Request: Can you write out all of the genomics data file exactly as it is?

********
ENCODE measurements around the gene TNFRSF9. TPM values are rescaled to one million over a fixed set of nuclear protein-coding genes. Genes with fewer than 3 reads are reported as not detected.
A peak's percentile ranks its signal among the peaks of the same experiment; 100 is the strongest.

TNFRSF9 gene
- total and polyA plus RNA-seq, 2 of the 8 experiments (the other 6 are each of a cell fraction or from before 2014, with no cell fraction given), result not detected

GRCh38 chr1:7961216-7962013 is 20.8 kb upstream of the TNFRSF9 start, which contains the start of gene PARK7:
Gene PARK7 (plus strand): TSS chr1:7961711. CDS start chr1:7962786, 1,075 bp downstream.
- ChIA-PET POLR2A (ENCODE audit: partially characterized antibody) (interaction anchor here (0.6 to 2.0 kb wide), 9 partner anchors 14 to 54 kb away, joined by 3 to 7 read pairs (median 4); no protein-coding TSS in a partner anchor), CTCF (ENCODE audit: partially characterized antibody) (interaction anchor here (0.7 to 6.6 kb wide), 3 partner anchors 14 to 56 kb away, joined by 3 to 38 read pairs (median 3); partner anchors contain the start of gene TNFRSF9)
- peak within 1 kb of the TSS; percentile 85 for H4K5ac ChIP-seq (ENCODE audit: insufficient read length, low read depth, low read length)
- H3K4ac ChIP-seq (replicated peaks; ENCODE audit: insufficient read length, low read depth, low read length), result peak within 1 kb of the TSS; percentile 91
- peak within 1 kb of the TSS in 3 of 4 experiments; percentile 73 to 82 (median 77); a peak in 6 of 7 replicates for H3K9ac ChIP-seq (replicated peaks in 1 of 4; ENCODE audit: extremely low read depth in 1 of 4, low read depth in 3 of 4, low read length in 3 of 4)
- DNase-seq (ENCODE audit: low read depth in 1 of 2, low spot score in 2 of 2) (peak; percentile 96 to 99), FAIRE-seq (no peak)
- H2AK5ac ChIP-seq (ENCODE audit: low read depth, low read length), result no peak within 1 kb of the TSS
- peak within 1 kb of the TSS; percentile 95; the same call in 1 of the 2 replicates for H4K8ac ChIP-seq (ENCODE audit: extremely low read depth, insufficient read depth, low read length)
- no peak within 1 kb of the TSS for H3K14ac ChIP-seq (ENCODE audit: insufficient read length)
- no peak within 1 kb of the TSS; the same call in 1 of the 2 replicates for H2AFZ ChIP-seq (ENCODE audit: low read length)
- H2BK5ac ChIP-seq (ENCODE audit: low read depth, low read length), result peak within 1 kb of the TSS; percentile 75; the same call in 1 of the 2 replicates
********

ENCODE measurements around the gene TNFRSF9. TPM values are rescaled to one million over a fixed set of nuclear protein-coding genes. Genes with fewer than 3 reads are reported as not detected.
A peak's percentile ranks its signal among the peaks of the same experiment; 100 is the strongest.

TNFRSF9 gene
- total and polyA plus RNA-seq, 2 of the 8 experiments (the other 6 are each of a cell fraction or from before 2014, with no cell fraction given), result not detected

GRCh38 chr1:7961216-7962013 is 20.8 kb upstream of the TNFRSF9 start, which contains the start of gene PARK7:
Gene PARK7 (plus strand): TSS chr1:7961711. CDS start chr1:7962786, 1,075 bp downstream.
- ChIA-PET POLR2A (ENCODE audit: partially characterized antibody) (interaction anchor here (0.6 to 2.0 kb wide), 9 partner anchors 14 to 54 kb away, joined by 3 to 7 read pairs (median 4); no protein-coding TSS in a partner anchor), CTCF (ENCODE audit: partially characterized antibody) (interaction anchor here (0.7 to 6.6 kb wide), 3 partner anchors 14 to 56 kb away, joined by 3 to 38 read pairs (median 3); partner anchors contain the start of gene TNFRSF9)
- peak within 1 kb of the TSS; percentile 85 for H4K5ac ChIP-seq (ENCODE audit: insufficient read length, low read depth, low read length)
- H3K4ac ChIP-seq (replicated peaks; ENCODE audit: insufficient read length, low read depth, low read length), result peak within 1 kb of the TSS; percentile 91
- peak within 1 kb of the TSS in 3 of 4 experiments; percentile 73 to 82 (median 77); a peak in 6 of 7 replicates for H3K9ac ChIP-seq (replicated peaks in 1 of 4; ENCODE audit: extremely low read depth in 1 of 4, low read depth in 3 of 4, low read length in 3 of 4)
- DNase-seq (ENCODE audit: low read depth in 1 of 2, low spot score in 2 of 2) (peak; percentile 96 to 99), FAIRE-seq (no peak)
- H2AK5ac ChIP-seq (ENCODE audit: low read depth, low read length), result no peak within 1 kb of the TSS
- peak within 1 kb of the TSS; percentile 95; the same call in 1 of the 2 replicates for H4K8ac ChIP-seq (ENCODE audit: extremely low read depth, insufficient read depth, low read length)
- no peak within 1 kb of the TSS for H3K14ac ChIP-seq (ENCODE audit: insufficient read length)
- no peak within 1 kb of the TSS; the same call in 1 of the 2 replicates for H2AFZ ChIP-seq (ENCODE audit: low read length)
- H2BK5ac ChIP-seq (ENCODE audit: low read depth, low read length), result peak within 1 kb of the TSS; percentile 75; the same call in 1 of the 2 replicates